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In this movie, we will be working on the file russell_brown.CR2. You can find it in the Chapter 11_camera_raw folder. Let's go and open this one up by pressing Command+R on a Mac/Ctrl+R on a PC. And, here we have a photograph of Russell Brown, the Senior Creative Director of Adobe. And Russell is just such a fun, such a creative guy. I'm continually inspired by him. All right, well, one of the things that I notice with this photograph is while I like the expression, I have a few problems, right? There is a blue tint to it. The image isn't straight or level, so it needs to be straightened out, and I need to fix overall tone.
So let's go ahead and start to correct this file. What we are going to do is grab the White Balance tool. Now press I to do that or click on it in the toolbox here. Then I'm going to hover over something that's white. I'm looking to select something that isn't always pure white, so in this case, I'm going to try for this here. Now when I do that, I say, you know what? That looks pretty good. I'll press Command+Z on a Mac/Ctrl+ Z to undo that. I can also click on his shirt. Now that'll do a pretty good job as well. All right, well now that I have white mount the image, I may want to modify the Temperature slighter just a bit in order to find the sweet spot, because sometimes you want to have an image that goes a little cool or in this case, the image is already so warm, I want to pull just a little bit of that warm though.
Well, the next thing I need to do is straighten the file. So I'm going to ahead and select this tool here, it's called the Straighten tool. And I'm going to click and drag across something in the image that I know should be straight. In this case, I know those letters are in a straight line. Now when I do that, it actually crops my image for me in this crop rotate view except that I can't really see if that's a good crop. This is new to CS4. In order to view it, select another tool. All right, yeah, now we are talking, the image is looking so much better. All right, we have so far, we have done our white balance, we did this crop and straighten deal. That looks pretty good.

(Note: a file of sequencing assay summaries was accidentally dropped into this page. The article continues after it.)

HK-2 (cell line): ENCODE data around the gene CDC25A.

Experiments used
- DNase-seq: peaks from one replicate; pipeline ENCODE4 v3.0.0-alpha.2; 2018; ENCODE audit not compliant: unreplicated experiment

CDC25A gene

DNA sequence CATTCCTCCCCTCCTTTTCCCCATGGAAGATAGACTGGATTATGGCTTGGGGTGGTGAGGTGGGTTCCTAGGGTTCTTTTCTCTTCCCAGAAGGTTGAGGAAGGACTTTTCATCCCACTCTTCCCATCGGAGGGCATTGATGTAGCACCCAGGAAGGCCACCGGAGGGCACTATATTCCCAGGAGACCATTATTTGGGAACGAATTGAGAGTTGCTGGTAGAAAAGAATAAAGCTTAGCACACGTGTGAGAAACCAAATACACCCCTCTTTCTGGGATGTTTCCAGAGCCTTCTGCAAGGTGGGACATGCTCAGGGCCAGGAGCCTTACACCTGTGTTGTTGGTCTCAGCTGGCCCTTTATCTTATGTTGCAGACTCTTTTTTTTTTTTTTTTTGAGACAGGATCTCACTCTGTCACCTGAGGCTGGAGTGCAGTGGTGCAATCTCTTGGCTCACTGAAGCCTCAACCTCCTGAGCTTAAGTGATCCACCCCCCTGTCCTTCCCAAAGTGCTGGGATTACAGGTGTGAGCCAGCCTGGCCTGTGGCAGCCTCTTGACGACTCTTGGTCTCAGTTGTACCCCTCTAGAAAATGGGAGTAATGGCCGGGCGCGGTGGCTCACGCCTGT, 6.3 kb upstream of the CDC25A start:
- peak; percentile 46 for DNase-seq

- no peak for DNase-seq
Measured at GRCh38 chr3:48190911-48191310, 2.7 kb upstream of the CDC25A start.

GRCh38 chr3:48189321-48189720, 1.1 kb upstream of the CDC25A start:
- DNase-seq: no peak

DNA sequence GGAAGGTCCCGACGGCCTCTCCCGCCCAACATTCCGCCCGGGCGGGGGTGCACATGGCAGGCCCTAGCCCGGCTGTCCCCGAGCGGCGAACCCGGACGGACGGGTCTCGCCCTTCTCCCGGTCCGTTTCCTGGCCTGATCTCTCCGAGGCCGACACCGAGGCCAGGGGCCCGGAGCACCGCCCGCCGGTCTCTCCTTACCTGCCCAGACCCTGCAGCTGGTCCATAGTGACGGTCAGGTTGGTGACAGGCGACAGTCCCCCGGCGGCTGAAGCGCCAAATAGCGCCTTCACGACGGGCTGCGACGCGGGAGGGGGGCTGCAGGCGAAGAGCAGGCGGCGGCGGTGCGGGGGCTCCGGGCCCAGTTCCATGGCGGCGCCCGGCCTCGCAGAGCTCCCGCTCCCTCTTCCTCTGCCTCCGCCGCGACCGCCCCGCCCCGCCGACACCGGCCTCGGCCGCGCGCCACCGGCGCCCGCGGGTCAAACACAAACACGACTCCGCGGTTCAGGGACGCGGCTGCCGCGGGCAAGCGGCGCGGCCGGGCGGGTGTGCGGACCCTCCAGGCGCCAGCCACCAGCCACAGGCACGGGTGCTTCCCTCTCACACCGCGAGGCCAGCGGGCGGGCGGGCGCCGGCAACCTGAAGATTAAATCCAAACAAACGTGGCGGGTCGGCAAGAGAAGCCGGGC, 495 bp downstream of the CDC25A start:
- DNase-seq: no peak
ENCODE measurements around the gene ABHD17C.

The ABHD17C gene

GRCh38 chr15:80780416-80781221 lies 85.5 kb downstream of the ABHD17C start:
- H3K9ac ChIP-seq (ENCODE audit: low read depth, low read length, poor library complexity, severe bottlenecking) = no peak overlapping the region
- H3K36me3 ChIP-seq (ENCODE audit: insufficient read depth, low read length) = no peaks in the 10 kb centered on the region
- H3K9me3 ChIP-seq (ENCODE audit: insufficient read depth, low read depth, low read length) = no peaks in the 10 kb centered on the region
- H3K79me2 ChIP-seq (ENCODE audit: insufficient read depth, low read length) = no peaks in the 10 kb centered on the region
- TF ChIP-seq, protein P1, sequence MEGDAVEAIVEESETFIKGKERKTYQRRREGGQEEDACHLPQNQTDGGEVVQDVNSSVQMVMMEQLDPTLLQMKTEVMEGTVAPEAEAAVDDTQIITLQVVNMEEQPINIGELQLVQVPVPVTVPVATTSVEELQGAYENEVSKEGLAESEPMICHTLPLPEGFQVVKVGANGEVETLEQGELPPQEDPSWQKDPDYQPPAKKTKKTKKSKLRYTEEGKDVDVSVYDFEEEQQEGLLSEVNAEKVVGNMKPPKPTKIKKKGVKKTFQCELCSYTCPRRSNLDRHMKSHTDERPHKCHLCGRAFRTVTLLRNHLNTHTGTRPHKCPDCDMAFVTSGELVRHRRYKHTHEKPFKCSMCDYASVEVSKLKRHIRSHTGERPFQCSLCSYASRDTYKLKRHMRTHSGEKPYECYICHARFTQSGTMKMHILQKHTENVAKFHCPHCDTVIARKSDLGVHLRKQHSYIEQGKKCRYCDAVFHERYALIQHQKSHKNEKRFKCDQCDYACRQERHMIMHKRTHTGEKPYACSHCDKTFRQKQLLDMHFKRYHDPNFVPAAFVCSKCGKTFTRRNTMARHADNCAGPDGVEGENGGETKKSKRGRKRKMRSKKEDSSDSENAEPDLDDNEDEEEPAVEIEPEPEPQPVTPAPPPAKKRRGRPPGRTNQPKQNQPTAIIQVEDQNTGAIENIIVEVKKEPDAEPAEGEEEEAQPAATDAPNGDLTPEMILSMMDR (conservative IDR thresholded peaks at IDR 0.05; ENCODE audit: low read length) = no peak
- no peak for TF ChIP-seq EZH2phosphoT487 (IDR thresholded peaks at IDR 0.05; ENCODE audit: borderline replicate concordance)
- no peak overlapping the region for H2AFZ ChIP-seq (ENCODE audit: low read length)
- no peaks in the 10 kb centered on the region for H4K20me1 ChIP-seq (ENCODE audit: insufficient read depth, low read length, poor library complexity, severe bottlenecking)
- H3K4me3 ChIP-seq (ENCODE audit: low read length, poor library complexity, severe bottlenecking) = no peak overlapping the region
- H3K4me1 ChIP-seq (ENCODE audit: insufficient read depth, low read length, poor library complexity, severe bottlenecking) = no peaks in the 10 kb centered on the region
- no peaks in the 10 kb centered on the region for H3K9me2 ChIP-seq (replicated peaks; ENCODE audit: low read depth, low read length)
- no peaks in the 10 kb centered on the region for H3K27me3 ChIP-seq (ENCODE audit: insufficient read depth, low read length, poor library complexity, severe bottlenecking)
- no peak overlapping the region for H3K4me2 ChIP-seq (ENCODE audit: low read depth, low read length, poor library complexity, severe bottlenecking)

The next thing that I want to do is work on the tone. This side of Russell's face is a little bit too bright and this side is a little bit too dark, so what do I need to do. Well, I'll try the Recover slider to bring back some of the detail on that far left side. Okay, well, so far so good, that's bringing back some of the detail there. I like that. Then I'm going to brighten up those shadows on the right side. Okay, great, while I'm equaling out the tone a little bit, a little bit less harsh. Well now that, I have done that, I need to increase the contrast because it got a little bit pasty. Overall brightness I'm going bring up and then pull back the overall exposure inside of that. You know what the overall image with just a touch too bright there, and I'm going to slowly modify the sliders until I find a nice spot for the image.
I think that looks pretty good. It may be just a little more brightness and then see what my recovery looks before and then after. I like that. Overall preview, choose the before, choose the after. Whoa! That image look so much better. Here is the nice thing about Camera Raw edits: they are non-destructive. I can continually modify this. I haven't damaged or gotten rid of any pixels. If I don't like to crop, grab the Crop tool, all those pixel are still there. In my case, I do like the crop, so all that I need to do now is simply click Done. It will then apply those settings and you will notice that it updates a thumbnail in Adobe Bridge as well.
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